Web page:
Nelson/Marlborough Reel Life January 2019
Salmon fever hits Marlborough
Salmon delirium has well and truly affected anglers in the top of the South.
Recently there has been a flurry of salmon caught at the Wairau mouth leaving some anglers very positive for the season ahead.
Due to the very dry summer, salmon have been congregating outside the Wairau mouth waiting for a rainfall event to trigger their migration upstream to spawn.
Recently there has been some very good fishing, with several fish caught around the 10kg mark – far heavier than your typical Wairau salmon.
Above Right: Dion Mckenzie with a 6.5 kg fish caught on his third cast at the Wairau Diversion.
Looking at the condition of these fish, it appears that they have been dining royally this summer, potentially on the abundance of krill observed, and are providing sterling table fare for local anglers.
It is thought the Wairau fish run the coastline from Marlborough Sounds through to Ward, generally within 10 kilometres of shore and often running underneath schools of kahawai which locate baitfish.
Prior to spawning salmon spend five to ten days around the river mouth in the mixing zone in order for their bodies to accept freshwater before they run up the river.
When rivers are low, as they have been, salmon are found even closer to shore than normal, and are more available to anglers at the mouth, hence why there has been good fishing here recently.
We have done some enhancement work in the past few years, and are keen to hear of any adipose clipped fish that you may catch.
Specifically, for this season these may be smaller fish in the two to four kilogram range.
There is also potential that some fin clipped fish may run up the Wairau or Clarence from the Lyell Creek enhancement work at Kaikoura, or potentially elsewhere.
So if you catch any fin clipped fish, please contact the Fish & Game office.
For those wanting some tips on how to catch Wairau River salmon, local Fish & Game Councillor and Ranger, Ben Sowry, has generously jotted down his hard won wisdom which you can read here.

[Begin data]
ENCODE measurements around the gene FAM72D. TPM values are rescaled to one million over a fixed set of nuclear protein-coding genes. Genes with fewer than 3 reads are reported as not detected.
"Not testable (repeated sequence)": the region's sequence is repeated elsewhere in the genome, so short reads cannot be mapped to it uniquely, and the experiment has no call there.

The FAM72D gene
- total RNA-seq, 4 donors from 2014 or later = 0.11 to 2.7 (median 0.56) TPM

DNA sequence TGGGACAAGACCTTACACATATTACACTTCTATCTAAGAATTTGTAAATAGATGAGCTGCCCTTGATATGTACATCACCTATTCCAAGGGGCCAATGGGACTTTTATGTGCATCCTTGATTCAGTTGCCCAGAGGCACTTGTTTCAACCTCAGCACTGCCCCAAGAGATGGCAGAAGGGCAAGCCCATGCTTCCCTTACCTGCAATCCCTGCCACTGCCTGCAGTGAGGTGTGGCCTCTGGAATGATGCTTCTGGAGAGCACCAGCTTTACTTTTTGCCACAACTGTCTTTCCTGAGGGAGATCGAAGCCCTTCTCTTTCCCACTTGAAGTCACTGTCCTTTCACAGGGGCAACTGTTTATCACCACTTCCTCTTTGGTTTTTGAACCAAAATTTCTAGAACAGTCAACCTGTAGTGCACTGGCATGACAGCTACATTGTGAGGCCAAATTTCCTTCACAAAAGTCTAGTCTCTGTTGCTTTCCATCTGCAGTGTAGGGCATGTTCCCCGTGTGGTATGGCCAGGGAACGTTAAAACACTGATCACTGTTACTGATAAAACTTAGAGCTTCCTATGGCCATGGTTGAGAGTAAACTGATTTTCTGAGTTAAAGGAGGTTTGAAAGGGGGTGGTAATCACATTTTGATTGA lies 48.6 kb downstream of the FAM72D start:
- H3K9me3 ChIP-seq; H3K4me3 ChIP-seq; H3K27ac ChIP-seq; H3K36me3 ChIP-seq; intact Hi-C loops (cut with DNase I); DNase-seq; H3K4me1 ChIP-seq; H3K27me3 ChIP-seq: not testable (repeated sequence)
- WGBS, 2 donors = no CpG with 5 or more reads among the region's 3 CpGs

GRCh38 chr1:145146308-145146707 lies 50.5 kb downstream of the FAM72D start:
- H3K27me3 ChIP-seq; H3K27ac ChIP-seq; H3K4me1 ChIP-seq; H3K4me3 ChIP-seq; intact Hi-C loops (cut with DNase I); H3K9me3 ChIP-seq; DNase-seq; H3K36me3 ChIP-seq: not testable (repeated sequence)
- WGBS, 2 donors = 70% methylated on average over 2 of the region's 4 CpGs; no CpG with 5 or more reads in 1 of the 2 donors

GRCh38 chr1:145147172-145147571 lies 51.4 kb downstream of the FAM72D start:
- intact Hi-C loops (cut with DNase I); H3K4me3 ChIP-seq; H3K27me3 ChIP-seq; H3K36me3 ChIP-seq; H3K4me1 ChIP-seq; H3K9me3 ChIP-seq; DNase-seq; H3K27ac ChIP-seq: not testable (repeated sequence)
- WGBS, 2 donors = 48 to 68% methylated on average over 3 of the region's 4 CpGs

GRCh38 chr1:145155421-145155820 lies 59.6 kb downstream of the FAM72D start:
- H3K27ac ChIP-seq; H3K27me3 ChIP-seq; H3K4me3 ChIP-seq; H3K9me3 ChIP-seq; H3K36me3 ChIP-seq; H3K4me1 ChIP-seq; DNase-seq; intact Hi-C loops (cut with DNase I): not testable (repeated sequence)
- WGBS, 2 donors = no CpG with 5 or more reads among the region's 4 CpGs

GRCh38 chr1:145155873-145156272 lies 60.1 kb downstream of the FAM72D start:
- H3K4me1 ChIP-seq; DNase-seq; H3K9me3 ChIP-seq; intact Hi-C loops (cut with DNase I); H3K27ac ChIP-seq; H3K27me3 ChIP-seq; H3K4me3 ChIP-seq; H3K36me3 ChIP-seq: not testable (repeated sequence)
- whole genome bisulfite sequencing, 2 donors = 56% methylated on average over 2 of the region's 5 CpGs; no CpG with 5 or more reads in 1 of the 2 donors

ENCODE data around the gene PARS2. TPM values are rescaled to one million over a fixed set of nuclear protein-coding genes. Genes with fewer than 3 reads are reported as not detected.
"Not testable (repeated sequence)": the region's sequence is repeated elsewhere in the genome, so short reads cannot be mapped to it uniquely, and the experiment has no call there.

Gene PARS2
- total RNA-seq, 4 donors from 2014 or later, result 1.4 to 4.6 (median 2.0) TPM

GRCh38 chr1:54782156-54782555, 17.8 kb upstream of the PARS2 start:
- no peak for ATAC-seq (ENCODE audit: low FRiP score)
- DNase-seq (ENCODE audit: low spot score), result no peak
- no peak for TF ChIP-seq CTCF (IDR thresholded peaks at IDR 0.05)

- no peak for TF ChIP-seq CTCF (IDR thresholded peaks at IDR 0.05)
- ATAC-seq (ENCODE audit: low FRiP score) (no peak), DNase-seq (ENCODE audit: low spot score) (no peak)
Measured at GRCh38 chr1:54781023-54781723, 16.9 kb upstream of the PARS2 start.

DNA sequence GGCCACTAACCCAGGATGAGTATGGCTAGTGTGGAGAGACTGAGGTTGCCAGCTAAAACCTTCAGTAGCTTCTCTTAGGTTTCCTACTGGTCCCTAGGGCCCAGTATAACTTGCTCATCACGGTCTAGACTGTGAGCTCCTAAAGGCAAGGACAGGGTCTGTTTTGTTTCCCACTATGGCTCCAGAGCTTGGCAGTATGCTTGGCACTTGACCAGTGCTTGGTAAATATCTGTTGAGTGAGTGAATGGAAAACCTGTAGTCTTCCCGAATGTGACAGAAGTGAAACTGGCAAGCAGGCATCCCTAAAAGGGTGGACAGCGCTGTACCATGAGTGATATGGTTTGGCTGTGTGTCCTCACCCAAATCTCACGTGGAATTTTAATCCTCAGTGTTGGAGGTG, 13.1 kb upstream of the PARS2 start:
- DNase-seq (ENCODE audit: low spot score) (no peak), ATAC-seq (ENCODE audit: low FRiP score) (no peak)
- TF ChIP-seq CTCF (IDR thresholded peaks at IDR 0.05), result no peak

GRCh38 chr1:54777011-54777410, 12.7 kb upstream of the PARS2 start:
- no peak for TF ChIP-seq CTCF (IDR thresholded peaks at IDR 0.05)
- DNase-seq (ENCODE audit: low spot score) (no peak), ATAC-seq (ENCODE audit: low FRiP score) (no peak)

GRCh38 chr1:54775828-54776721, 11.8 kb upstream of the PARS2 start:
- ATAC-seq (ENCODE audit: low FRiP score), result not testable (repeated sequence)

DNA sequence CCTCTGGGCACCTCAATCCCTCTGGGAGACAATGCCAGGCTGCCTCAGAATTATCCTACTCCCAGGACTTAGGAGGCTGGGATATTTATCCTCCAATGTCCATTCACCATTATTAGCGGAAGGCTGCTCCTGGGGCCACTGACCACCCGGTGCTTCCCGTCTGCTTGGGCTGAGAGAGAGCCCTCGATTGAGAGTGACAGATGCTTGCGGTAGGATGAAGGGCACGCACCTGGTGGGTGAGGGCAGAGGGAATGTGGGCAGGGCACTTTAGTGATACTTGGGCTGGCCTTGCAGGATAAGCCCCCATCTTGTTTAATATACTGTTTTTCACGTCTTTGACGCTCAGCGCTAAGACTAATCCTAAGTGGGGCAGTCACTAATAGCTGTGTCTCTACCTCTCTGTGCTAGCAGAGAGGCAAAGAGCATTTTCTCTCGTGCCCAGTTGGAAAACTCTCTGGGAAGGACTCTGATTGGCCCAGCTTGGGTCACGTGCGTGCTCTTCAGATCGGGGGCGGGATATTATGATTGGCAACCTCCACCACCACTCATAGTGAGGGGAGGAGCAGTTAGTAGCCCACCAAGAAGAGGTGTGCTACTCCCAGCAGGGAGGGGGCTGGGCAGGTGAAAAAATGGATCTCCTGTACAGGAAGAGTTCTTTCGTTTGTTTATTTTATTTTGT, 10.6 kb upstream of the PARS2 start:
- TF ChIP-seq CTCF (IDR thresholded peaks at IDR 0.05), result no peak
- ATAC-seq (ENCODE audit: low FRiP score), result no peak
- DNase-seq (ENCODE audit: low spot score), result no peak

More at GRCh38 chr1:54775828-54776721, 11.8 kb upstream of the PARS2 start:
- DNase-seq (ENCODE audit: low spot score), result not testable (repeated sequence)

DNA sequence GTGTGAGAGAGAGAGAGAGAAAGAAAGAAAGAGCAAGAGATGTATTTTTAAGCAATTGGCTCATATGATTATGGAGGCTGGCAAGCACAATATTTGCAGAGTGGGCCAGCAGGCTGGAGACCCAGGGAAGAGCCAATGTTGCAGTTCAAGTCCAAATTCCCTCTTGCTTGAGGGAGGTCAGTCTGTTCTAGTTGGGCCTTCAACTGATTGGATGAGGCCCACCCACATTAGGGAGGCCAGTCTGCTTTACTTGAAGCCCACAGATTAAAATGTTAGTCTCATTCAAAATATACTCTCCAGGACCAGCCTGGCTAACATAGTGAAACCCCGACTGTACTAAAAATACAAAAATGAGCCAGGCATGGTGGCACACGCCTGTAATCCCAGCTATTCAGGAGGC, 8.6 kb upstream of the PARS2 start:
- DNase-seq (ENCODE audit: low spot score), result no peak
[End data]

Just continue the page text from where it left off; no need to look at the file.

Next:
Drift dive update
Staff are in the middle of a busy drift dive campaign, making the most of low and clear conditions to carry out trout counts across a range of rivers.
Recently the Riuwaka was dived at three sites.
There were some reservations from staff about the state of the fishery, considering the devastating effect that cyclone Gita had on the mid to lower reaches.
Pleasingly, while the effects of this event still linger as evidenced by high sediment loads and pool loss, the trout population fared better than expected.
While there were fewer fish across the board this year when compared to last year, staff were still surprised to count 10 large browns in the lower site, mostly all in good condition despite the reasonably poor habitat quality.
The upper site at Moss Bush had lost a good deal of holding water and therefore contained fewer trout than normal.
All said, however, there is still a reasonable number of fish in the river, and reports from anglers have been positive.
The other good news from the dive is that around 50% of the trout seen were from the release carried out nearly two years ago, meaning the trout have adapted well to the river and even managed to survive the catastrophic flood last February.
Winning tag still out there!
At the time of writing well over half of the tags have been handed in, yet the $500 Henderson’s voucher is still swimming around in the lake!
Anglers have until the end of February to catch the fish.
If the winner has not be caught by then, a random draw will be done from the tags handed in.
Staff have also heard of numerous double digit trout which have been caught at the lake.
Warm temperatures affecting trout
A prolonged period of hot dry weather has seen many rivers drop to very low levels.
Many lowland rivers are reaching temperatures in the mid 20’s which can be fatal to trout if they can’t find thermal refuge in the form of cooler groundwater flows or cold tributaries.
While no significant trout fatalities have been reported yet, anglers are reminded to think about the health of the fish they return to the water if they practice catch and release.
During warm days anglers may find that trout hooked may be fairly lethargic during the fight, and there is a high possibility that the trout will perish after it swims away.
So, if you’re fishing a warm river it’s best to either get to the river early and knock off at morning tea.
Otherwise, seek out one of the many rivers that have cooler water, or consider not fishing at all until temperatures improve.
Luckily, we have been thrown a lifeline recently with a drop in night-time air temperatures cooling the rivers significantly, and there has been a small amount of rain which has propped up some rivers.
However, as long as Australia continues to bear the brunt of a heat wave, we should be prepared for more of the same.
Due to the popularity of Lake Argyle as a fishing destination, Fish & Game recently released yet another tanker load of 1.5-2kg rainbow trout into the lake and the lower canal.
More fish will be released there in the coming months.
A release of 130 rainbow trout (1.5kg average) was also carried out into Spring Creek.
Jacob Lucas, Nelson/Marlborough Fish & Game Officer
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